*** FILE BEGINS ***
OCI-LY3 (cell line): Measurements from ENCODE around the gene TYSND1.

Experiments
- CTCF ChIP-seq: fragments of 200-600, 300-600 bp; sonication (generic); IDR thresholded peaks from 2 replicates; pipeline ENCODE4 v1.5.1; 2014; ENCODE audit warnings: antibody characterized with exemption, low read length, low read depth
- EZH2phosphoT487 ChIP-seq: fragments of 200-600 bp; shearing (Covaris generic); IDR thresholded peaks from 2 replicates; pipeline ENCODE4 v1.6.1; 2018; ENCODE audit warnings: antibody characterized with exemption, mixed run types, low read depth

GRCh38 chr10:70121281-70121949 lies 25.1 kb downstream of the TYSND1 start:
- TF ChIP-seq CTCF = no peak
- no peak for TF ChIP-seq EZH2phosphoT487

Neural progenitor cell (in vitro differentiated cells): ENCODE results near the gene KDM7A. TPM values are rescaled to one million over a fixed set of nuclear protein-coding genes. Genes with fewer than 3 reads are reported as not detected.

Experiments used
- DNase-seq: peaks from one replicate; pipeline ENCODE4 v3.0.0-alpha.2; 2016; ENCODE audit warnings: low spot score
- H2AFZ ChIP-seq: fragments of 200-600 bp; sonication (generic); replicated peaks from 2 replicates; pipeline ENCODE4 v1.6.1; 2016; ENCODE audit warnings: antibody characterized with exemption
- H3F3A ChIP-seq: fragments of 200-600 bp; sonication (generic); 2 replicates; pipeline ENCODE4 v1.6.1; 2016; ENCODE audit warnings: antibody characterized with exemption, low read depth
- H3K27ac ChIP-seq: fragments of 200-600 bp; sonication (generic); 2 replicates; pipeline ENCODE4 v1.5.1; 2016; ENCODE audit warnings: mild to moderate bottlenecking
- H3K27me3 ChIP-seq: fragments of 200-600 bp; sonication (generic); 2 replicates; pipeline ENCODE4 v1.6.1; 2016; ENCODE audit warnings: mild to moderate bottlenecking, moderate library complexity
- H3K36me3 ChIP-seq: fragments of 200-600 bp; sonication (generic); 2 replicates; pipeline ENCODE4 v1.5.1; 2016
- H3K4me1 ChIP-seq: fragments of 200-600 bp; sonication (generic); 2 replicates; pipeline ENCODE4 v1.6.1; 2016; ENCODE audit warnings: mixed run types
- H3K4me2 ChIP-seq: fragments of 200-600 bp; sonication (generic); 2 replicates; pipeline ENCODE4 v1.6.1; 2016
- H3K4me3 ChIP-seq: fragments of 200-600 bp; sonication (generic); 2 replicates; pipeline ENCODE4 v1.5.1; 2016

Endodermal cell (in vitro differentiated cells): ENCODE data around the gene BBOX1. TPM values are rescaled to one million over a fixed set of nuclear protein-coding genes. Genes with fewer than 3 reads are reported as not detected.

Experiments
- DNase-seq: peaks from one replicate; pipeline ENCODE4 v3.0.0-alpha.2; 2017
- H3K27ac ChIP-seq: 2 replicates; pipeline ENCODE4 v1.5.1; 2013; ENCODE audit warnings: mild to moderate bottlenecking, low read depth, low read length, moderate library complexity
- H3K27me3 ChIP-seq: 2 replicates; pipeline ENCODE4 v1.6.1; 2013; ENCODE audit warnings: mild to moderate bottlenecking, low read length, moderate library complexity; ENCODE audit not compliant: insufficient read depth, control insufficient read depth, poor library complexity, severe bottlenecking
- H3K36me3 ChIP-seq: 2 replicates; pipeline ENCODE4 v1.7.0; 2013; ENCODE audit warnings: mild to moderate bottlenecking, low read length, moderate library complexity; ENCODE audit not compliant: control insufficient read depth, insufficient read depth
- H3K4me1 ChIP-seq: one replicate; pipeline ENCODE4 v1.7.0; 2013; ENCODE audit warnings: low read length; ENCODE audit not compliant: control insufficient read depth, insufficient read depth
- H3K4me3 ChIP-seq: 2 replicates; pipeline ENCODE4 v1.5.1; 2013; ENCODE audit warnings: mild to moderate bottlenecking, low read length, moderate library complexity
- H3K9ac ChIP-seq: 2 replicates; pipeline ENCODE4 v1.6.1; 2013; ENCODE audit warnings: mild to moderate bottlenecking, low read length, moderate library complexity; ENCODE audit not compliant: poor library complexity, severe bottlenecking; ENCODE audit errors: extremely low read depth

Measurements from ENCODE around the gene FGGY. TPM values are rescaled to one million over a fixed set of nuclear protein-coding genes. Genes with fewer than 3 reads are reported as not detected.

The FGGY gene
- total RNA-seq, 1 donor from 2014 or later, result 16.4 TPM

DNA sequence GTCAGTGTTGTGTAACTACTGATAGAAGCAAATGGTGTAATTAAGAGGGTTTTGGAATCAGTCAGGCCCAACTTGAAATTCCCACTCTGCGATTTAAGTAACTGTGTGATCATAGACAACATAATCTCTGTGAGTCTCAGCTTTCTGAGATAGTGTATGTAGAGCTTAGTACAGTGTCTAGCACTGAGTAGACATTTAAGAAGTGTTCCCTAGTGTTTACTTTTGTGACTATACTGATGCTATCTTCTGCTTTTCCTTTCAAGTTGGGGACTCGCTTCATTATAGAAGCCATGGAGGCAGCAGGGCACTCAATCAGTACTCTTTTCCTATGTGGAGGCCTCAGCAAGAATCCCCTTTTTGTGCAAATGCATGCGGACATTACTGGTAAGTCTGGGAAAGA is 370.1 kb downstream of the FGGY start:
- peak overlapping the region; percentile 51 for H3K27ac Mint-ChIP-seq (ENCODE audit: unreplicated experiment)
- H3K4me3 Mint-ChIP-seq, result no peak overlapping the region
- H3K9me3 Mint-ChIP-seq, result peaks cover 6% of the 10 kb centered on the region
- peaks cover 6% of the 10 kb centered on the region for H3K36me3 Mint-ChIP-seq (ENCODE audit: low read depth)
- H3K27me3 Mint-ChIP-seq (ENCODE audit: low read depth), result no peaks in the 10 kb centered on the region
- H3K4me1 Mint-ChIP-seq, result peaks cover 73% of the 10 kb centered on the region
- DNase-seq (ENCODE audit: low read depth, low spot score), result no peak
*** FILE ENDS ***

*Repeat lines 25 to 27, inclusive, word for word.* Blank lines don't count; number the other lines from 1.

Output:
- H3K4me1 ChIP-seq: one replicate; pipeline ENCODE4 v1.7.0; 2013; ENCODE audit warnings: low read length; ENCODE audit not compliant: control insufficient read depth, insufficient read depth
- H3K4me3 ChIP-seq: 2 replicates; pipeline ENCODE4 v1.5.1; 2013; ENCODE audit warnings: mild to moderate bottlenecking, low read length, moderate library complexity
- H3K9ac ChIP-seq: 2 replicates; pipeline ENCODE4 v1.6.1; 2013; ENCODE audit warnings: mild to moderate bottlenecking, low read length, moderate library complexity; ENCODE audit not compliant: poor library complexity, severe bottlenecking; ENCODE audit errors: extremely low read depth